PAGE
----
HOLDING A KENTUCKY LONG rifle conjures visions of Daniel Boone traversing the eastern Kentucky wilderness through the Cumberland Gap, his rifle in hand and a couple squirrels in his bag. The Kentucky long rifle was a work of art, but it was cherished more for its accuracy. It had a rifled barrel that improved its range and accuracy considerably, enabling hunters to harvest game more easily and helping to settle the Kentucky frontier.
There are only a few remaining artisans who build these beautiful rifles. I wanted to learn more about the Kentucky long rifle, so I contacted Mike Miller, a Tri-County EMC member who builds beautiful, historically accurate Kentucky long rifles in Edmonton. Living in an 1800s-era square log cabin with plenty of land to roam, Mike has immersed himself in the frontier life.
He greeted me at the door of his little rifle making shop, along with his beagle, Crocket. Mike insists that Kentucky deserves more credit for creating the Kentucky long rifle, and not just the fact that Daniel Boone carried one. Among the men that cleared a trail through the Cumberland Gap, Mike says, several were gunsmiths, including Daniel Boone’s younger brother, Squire Boone, who eventually set up shop at what is now the Falls of the Ohio. These gunsmiths had their own style and practices.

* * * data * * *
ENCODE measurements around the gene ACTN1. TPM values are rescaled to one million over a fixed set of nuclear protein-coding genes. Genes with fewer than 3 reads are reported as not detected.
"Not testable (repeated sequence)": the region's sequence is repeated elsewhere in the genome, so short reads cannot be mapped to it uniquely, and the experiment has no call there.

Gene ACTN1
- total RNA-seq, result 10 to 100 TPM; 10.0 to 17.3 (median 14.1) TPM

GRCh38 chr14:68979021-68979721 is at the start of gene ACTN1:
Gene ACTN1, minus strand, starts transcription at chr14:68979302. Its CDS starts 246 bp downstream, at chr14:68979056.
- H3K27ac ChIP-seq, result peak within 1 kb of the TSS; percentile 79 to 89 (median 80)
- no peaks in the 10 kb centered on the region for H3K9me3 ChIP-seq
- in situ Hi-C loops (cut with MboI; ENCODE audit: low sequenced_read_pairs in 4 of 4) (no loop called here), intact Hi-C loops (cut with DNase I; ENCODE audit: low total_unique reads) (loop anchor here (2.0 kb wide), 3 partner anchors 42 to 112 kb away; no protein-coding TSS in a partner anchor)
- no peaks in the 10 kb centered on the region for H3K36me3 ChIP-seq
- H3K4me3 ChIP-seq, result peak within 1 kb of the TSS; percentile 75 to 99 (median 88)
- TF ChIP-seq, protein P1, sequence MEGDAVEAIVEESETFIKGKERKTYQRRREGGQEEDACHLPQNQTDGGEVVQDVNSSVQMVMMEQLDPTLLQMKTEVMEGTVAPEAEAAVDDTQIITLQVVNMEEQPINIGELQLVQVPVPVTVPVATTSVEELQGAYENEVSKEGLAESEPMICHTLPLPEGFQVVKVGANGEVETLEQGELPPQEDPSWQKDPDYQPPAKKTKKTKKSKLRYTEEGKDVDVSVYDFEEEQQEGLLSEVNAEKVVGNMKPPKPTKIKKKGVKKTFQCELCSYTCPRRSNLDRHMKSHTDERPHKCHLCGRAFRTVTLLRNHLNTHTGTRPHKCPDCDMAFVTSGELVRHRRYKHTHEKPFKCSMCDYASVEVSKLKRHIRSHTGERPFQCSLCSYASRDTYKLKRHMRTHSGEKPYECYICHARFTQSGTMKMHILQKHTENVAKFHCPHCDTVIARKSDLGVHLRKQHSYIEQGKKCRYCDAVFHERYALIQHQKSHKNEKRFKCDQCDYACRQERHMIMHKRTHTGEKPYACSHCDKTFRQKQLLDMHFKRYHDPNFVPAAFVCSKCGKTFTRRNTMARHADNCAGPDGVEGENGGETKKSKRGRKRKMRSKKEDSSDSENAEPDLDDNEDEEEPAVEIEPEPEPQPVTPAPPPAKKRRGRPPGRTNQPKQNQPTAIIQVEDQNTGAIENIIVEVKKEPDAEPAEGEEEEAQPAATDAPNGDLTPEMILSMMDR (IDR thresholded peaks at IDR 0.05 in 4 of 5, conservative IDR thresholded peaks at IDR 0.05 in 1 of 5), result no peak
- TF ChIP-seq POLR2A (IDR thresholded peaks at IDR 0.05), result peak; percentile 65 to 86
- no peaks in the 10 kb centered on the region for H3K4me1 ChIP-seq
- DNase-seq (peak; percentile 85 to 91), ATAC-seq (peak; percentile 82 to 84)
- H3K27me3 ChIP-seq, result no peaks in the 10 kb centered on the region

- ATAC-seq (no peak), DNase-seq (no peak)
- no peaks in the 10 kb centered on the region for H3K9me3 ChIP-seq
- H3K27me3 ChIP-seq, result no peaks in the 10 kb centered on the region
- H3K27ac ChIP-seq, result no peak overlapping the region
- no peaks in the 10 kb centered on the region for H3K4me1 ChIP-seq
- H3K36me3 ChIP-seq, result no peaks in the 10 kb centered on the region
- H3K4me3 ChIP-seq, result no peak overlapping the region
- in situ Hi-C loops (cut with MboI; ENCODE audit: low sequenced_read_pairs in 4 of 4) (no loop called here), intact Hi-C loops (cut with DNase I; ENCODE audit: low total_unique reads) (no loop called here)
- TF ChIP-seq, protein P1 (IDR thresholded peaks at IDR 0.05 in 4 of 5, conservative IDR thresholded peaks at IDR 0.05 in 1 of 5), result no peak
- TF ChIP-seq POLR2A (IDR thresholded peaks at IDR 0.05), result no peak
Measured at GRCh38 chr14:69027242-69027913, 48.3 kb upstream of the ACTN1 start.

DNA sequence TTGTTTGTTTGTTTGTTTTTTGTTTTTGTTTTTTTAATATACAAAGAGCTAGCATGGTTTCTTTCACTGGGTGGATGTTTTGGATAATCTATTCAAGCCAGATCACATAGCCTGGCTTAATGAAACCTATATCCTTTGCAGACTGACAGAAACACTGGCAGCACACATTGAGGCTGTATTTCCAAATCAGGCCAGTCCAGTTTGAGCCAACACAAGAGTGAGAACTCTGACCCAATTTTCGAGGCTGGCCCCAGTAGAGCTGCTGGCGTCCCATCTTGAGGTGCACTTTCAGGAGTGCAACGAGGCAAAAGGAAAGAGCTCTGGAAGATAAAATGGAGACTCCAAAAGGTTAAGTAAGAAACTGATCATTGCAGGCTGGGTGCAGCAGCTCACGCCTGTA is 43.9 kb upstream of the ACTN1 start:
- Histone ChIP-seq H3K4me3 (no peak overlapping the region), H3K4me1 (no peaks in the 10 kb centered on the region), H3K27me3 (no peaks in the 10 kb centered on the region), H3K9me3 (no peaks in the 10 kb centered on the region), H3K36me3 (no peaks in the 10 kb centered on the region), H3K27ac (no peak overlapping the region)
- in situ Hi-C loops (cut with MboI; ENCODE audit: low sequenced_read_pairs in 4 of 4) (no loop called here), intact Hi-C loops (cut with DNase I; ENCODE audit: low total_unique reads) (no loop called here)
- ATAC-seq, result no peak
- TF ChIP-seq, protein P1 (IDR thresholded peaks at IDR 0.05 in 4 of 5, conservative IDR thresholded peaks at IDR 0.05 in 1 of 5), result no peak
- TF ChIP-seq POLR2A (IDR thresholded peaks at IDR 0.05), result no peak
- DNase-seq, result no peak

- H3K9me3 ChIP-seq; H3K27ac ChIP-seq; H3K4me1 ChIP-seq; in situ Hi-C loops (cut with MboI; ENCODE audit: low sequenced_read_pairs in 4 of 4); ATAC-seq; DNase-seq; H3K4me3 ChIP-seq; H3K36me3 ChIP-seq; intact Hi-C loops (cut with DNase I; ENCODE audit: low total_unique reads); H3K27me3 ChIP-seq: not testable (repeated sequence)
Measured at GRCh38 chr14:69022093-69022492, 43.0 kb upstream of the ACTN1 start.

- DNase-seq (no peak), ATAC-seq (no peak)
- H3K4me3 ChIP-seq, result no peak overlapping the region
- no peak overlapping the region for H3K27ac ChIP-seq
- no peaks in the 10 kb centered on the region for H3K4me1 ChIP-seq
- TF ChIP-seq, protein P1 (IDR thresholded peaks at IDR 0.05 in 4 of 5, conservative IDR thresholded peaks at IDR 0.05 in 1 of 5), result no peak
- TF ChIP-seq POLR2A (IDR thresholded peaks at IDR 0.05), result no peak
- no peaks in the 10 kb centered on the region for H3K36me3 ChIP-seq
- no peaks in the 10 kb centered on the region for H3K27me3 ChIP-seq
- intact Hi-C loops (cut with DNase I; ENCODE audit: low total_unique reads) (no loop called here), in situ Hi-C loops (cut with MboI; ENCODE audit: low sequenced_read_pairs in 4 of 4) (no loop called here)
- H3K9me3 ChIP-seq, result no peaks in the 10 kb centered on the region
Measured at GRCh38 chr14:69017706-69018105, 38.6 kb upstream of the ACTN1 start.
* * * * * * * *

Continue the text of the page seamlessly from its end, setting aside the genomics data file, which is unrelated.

The Kentucky long rifle is known for its intricate carvings in the stocks and engravings in the metalwork that graces the rifle. “I wasn’t a natural engraver or carver in the beginning, and was told so by more than one of my teachers,” Mike says. “Eventually, through patient and diligent lessons from others, I picked it up.” He does all the engraving and carving on the rifles he makes, and says he owes much to those who helped him along the way.
Mike teaches a nine-day rifle making class at Western Kentucky University, which covers all facets of building a Kentucky long rifle. He also teaches occasionally at his shop, free of charge. “It’s my way of paying forward all of the lessons from master rifle makers that never charged me a dime,” Mike says with a smile. His favorite rifle style is plain, with few intricate lines, carvings or ornamentation. “These rifles are harder to get right than the more elaborate ones,” he says. “You can hide some mistakes with carvings in the stock, but with the plain rifle, all of the lines and fitment have to be spot on or it’s very noticeable.” Mike says it takes about a week to build a plain Kentucky long rifle.
I encourage you to walk the trail of history blazed by the Kentucky long rifle. You might even want to take Mike’s class and build your own—it’s a great way to learn more about the history of Kentucky. Learn more about what Mike calls “useable historic art work” at www.millerlongrifles.com.
KEN MCBROOM, an outdoors writer/photographer, created RamblingAngler.com. McBroom grew up in Lynchburg, Tennessee, and now lives in western Kentucky.